..........Nonetheless, traditional, paleontologically-based phylogenies imply that some basal splits among therians did take place during the Cretaceous. The eutherian-metatherian split dates to at least 98 MYA (Cifelli et al., 1997). The Carnivora (Fox and Youzwyshyn, 1994) and Mesonychia (the probable paraphyletic sister group of the Cetacea: Thewissen, 1994) both appear in the earliest Paleocene. If "archonta" and "ungulata" are truly clades, they too definitely occur at this time (Novacek, 1993). The sister grouping of the Lagomorpha and Rodentia is well-established, and this superordinal grouping already existed during the late Cretaceous (Meng et al., 1994). Several depauperate, rarely fossilized orders (e.g., Tubulidentata, Pholidota, Macroscelida, Scandentia, and Dermoptera) might have originated in the Cretaceous. None of these conclusions are contentious among paleontologists, as indicated by the very liberal times of origin suggested by the phylogeny of Novacek (1993). Together, this suggests that at least seven or eight, and probably 10 or 20 therian lineages do date back to the Cretaceous.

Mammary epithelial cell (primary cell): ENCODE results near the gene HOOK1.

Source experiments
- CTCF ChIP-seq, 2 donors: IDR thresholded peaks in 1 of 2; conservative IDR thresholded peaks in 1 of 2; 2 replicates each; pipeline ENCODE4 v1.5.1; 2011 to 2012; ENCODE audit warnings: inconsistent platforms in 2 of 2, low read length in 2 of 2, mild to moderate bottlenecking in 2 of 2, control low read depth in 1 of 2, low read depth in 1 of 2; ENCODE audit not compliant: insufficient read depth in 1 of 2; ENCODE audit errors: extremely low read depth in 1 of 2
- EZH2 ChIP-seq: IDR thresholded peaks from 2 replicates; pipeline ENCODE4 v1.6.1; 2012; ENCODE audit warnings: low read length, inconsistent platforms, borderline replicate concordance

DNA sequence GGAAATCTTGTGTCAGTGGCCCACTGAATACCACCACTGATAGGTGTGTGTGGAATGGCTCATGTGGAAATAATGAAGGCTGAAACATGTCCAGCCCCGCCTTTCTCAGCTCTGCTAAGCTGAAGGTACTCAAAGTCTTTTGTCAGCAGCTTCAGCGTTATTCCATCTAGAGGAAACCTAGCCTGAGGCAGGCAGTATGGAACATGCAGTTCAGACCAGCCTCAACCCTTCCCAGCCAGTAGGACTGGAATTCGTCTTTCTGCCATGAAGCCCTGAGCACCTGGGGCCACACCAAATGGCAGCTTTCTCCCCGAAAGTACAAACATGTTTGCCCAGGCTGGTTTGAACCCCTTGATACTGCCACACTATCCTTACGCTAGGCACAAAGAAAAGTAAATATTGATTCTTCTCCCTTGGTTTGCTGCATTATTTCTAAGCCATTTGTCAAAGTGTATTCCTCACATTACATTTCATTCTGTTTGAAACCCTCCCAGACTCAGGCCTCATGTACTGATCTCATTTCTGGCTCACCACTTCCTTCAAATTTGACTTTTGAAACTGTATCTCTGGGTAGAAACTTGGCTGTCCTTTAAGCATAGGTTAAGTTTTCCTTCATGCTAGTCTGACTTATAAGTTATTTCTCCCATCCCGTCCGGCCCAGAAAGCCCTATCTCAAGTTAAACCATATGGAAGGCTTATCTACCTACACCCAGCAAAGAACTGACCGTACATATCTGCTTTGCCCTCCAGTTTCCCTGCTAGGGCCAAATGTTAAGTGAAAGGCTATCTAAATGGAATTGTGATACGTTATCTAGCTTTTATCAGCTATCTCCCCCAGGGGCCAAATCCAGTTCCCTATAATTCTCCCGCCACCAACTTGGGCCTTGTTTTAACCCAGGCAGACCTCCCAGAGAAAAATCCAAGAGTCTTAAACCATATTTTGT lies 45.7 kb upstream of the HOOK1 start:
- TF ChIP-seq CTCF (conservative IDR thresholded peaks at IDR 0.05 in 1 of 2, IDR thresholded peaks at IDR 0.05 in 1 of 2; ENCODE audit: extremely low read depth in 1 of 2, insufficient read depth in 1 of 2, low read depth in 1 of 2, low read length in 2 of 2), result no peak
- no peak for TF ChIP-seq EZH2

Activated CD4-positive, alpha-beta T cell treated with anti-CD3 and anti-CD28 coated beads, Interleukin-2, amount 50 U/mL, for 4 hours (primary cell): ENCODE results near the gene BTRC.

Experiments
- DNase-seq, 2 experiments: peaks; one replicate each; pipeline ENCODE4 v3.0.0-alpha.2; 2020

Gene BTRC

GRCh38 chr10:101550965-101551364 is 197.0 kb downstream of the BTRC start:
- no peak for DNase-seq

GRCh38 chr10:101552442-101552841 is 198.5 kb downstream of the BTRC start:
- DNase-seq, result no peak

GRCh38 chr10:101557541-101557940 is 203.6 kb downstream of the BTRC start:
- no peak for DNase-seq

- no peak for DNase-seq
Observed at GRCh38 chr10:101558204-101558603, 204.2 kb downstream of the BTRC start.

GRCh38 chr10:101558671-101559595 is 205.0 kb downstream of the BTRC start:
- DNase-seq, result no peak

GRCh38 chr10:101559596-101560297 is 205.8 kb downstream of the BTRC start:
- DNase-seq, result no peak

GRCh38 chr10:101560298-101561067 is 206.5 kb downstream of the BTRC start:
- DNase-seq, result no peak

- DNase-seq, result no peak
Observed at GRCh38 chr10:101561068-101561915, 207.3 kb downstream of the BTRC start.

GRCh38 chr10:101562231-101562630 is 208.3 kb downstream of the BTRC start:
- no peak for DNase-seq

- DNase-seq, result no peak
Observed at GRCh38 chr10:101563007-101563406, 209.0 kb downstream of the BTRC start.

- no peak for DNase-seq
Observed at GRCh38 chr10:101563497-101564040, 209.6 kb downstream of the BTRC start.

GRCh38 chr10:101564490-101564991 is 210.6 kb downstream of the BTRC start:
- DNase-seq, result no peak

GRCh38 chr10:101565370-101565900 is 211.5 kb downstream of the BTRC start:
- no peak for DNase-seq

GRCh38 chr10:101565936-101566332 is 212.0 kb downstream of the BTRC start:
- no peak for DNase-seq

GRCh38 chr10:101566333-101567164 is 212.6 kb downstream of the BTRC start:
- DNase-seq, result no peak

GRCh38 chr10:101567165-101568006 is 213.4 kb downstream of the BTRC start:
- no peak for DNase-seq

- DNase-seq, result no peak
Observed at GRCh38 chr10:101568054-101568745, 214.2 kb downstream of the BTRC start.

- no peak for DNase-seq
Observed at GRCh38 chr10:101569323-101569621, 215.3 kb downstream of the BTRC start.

..........In fact, with appropriate corrections for the previously-mentioned error in calibration, the most methodologically sound analysis (Springer, 1997) implies that only five eutherian orders had split from their sister groups by the K-T (Cretaceous-Tertiary) boundary (65 MYA): Xenarthra, Insectivora, Primates (the only member of "archonta" included in that study), Lagomorpha, and Rodentia. So far from overturning the traditional view, molecular studies confirm what the fossil record already has suggested: not just these five orders, but several others do date back to the Cretaceous.